They say married people tend to get restless at around the seven year mark. Apparently that's when the honeymoon is officially over for everyone. Sadly, too many couples are inclined to become unfaithful with each other because of this restlessness, and it comes at the cost of their marriage and well-being. I don't necessarily believe this for my marriage, because I'm inclined to believe we have something unique both situationally and relationship-wise, something that will hopefully keep us going to around the 70-year-itch mark. However, I've been feeling something of this restlessness in regards to the music/band portion of my life.
I've often viewed my band as a marriage between five people. In order for us to maintain a healthy band, we all have to put in equal work and maintain a high level of commitment. We have to strive together for common goals. We have to want the same things and work towards those goals. This is not unlike a healthy marriage. If one person isn't pulling their weight it throws the whole dynamic off-balance. When we're off balance we lose focus, start playing the blame game, get bitter, and ultimately stop striving towards those goals we once had in common. Being in a band has taught me a lot about compromise, patience and biting my tongue... all of which have proved extremely helpful in maintaining a healthy marriage.
The Classic Crime formed in late February of 2003. We are currently in our seventh year of writing and playing songs together. Our lives up until this point have been defined by this single task. We've hoped and celebrated and struggled and fought through situations together without even one member change. We formed under the common goal that we felt this was our calling, and that we would do this until we just couldn't any more. I think our dedication and passion at the beginning are almost entirely to credit for how long we've stuck this out together. It was everyone-all-in with equal share and responsibility, with hopes that if we invested ourselves fully that the best lay ahead of us. Each of us took ownership of our music and the process. We dropped out of school and worked part time jobs so we could practice daily. We spent our time writing and re-writing, demoing, gigging, struggling like every local band does. When we were with friends we'd have guitars and play songs, we'd spend hours every night just free-styling music. It wasn't a chore, or a job, it was what we loved to do so we lived it. I can honestly say that without that passion and love for music there is absolutely no chance that I'd be sitting in a van right now with the same five guys. You'd be hard pressed to find a five-piece band in this day and age that has made it this far fully intact. We are fully intact, but it feels as though the glue is wearing out. Maybe it's that seven-year-itch.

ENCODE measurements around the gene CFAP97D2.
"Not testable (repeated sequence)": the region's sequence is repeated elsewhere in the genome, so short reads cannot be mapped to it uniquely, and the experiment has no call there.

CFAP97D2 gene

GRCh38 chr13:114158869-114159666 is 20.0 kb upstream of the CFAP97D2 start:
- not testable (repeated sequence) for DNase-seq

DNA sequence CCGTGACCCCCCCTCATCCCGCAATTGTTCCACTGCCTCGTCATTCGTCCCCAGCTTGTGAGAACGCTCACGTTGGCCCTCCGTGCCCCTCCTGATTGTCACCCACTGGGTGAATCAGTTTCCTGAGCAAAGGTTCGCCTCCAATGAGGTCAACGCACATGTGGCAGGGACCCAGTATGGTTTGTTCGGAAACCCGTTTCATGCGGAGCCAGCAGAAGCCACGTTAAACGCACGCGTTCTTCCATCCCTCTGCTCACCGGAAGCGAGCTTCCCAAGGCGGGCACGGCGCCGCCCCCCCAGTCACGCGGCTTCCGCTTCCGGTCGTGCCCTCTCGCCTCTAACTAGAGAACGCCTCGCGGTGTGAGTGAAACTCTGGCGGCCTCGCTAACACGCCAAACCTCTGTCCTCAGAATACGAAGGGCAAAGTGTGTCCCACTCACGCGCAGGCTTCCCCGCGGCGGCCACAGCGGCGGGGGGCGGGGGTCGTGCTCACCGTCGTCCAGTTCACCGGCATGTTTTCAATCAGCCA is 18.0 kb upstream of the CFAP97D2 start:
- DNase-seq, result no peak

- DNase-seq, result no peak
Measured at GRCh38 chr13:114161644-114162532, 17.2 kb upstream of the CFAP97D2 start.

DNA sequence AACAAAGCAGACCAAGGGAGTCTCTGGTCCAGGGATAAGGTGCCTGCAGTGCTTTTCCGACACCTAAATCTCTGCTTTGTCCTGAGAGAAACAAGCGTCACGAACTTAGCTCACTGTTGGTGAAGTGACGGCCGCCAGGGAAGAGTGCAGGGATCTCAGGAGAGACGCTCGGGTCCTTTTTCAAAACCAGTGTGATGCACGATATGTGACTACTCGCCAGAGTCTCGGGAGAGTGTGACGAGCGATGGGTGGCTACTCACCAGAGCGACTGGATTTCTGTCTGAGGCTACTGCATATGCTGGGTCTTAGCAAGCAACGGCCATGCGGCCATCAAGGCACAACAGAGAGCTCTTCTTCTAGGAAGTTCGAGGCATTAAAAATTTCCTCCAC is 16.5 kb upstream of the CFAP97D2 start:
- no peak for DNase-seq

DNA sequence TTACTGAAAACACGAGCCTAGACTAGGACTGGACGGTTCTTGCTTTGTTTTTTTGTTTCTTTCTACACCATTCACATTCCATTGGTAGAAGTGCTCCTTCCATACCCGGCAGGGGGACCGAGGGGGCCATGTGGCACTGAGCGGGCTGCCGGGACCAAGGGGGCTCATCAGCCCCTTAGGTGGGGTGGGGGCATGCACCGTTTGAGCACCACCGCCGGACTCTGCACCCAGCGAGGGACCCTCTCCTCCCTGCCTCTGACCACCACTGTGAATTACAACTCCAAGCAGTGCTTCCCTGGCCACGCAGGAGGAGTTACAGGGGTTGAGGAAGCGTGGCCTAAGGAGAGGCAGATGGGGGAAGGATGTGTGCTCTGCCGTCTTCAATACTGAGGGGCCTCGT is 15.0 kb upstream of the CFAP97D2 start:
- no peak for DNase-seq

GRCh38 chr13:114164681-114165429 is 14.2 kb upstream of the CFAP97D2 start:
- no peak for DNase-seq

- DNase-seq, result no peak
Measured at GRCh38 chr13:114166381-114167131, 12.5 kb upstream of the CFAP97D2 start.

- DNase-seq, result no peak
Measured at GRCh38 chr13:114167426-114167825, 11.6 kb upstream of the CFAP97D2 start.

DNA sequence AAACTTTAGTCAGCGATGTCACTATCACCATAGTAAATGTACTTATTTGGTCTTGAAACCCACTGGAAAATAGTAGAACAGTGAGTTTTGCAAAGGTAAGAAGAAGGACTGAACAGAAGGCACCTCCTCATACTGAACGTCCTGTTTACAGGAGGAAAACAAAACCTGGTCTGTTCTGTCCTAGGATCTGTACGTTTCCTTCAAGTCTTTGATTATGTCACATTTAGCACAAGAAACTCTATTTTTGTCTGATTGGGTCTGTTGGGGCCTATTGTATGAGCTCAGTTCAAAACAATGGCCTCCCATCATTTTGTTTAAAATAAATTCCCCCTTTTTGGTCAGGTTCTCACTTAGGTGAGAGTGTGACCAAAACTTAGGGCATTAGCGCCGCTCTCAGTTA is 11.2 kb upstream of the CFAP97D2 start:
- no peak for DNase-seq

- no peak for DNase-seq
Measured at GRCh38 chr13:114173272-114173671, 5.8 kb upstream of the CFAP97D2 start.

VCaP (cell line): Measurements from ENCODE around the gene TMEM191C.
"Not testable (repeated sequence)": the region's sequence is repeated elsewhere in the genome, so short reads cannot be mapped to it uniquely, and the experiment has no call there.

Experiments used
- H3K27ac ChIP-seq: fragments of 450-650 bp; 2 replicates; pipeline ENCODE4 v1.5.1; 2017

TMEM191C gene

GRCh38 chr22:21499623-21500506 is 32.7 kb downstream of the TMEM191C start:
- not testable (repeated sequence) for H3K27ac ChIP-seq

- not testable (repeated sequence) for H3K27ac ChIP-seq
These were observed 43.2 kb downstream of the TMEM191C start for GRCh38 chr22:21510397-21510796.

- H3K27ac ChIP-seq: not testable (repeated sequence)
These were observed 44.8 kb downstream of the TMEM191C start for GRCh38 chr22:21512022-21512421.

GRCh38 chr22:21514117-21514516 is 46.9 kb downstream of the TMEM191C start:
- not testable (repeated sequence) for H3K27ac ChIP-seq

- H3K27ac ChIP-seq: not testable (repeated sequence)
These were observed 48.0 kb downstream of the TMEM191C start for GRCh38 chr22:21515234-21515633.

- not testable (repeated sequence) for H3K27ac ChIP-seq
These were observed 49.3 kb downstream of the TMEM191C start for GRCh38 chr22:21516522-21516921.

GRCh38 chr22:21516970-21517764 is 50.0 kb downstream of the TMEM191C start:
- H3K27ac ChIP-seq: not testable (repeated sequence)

Albatross didn't really take us to the level we'd hoped, and neither did The Silver Cord, or Vagabonds. I've always believed we are blessed to do this, but you can imagine the daunting task of setting your hopes high just to have them fall short time and again can be wearing on your senses. We have all lived in poverty for these seven years, and I've watched the steady decline of hope in my band mates. First goes hope, then joy. People get less and less excited for shows and tours and songs we're writing, because the chances that it will change our situation are slim. We no longer hope for the best because we no longer want to get crushed. We preempt disappointment with lower standards. We reassure ourselves that everything will go terribly wrong in the off chance it doesn't and we're pleasantly surprised. If that sounds depressing it's because it is. It's no way to live.